Apple hopes to offset the hardware sales cap by tripling ad revenue. This will mean iPhone, iPad and Mac users will see more ads displayed and more visible on Apple-run platforms like Search and Maps.
Ad revenue is currently generated from a few sources: ads displayed for searches in the App Store, ads on Apple News Maps, the Apple Stocks news section, and occasionally high viewability/high-ticket ads that are displayed during US sports competitions.
Soon, Apple will also start showing ads in pre-installed apps on devices (e.g. iPhone and iPad). At the same time, the company has announced its advertising customers will start seeing more ads in the App Store. The new ad sections in iOS 16 will allow advertisers to place promotional messages at the Today Tab section of the App Store, as well as at the bottom of product pages for other apps.
As Apple’s hardware sales growth has slowed over the past 5-6 years, Apple has continued to diversify the revenue opportunities of its services divisions, including its ad business. Apple first entered the ad market under CEO Steve Jobs with the iAd platform launched in 2010. The plan was for developers to place banner ads in iOS apps directly through Apple, rather than using third-party services like Google AdMob. iAd was largely a failure and was discontinued a few years later.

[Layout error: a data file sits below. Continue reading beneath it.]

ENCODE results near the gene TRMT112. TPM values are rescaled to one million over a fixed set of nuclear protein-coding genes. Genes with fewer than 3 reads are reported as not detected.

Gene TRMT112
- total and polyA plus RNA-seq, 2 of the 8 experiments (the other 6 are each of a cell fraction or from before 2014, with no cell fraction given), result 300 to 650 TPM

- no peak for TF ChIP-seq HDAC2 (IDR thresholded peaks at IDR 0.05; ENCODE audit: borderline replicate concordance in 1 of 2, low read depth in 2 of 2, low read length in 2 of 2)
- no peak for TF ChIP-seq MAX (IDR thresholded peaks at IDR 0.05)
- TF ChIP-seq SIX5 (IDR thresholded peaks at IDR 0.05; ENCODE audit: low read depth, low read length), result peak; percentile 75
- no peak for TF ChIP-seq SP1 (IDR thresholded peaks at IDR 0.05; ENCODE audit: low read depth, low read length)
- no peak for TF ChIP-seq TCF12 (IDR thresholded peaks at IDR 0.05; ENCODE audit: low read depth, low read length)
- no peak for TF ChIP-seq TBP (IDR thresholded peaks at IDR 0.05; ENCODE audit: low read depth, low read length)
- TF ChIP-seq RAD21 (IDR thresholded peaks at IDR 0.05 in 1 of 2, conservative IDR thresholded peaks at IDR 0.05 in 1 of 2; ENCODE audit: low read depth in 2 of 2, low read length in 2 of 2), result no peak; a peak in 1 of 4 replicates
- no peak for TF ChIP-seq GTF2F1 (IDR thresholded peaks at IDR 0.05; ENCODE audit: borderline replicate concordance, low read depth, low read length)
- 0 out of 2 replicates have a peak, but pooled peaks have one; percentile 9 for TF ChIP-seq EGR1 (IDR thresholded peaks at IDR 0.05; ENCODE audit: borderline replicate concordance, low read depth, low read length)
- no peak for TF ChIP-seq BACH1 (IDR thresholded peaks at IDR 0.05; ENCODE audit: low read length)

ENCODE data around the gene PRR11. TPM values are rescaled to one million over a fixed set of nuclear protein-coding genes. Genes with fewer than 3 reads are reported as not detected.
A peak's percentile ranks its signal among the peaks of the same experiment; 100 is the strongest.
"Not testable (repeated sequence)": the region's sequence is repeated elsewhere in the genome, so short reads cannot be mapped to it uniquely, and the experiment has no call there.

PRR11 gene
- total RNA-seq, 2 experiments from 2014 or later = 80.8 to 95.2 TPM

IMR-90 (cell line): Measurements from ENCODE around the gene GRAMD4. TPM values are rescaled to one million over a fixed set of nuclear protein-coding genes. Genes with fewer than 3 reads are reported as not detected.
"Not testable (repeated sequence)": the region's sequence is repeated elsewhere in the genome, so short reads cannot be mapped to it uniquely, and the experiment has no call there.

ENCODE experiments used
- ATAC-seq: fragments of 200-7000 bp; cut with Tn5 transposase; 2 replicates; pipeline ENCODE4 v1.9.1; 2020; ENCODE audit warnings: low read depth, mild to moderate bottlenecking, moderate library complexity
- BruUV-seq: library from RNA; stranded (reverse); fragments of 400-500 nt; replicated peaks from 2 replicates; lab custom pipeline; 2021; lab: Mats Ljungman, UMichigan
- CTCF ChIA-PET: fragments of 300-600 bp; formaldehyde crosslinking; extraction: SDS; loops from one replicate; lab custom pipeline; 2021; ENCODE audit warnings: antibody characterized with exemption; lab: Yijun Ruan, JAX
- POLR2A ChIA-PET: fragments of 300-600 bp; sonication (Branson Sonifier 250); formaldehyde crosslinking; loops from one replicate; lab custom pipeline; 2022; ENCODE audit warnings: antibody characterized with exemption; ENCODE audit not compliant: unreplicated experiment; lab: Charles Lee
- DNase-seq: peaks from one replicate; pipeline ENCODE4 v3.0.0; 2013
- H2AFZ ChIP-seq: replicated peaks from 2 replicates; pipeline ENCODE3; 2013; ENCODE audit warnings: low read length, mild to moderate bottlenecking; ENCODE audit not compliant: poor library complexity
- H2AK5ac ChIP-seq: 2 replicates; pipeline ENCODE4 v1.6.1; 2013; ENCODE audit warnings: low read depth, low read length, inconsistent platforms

Today, the company is criticized for the way it plans to expand its own advertising business, even as it cripples the third-party-provided PR market by introducing all sorts of privacy features under the guise of protecting the interests of its own users, iPhone buyers.
Given Apple’s positioning as a premium device manufacturer, the plan to increase revenue by showing more ads is risky at best for the American company, as annoying users with overly pushy or inappropriately placed advertising messages could erode brand image and motivate an eventual exodus of users to other rival ecosystems.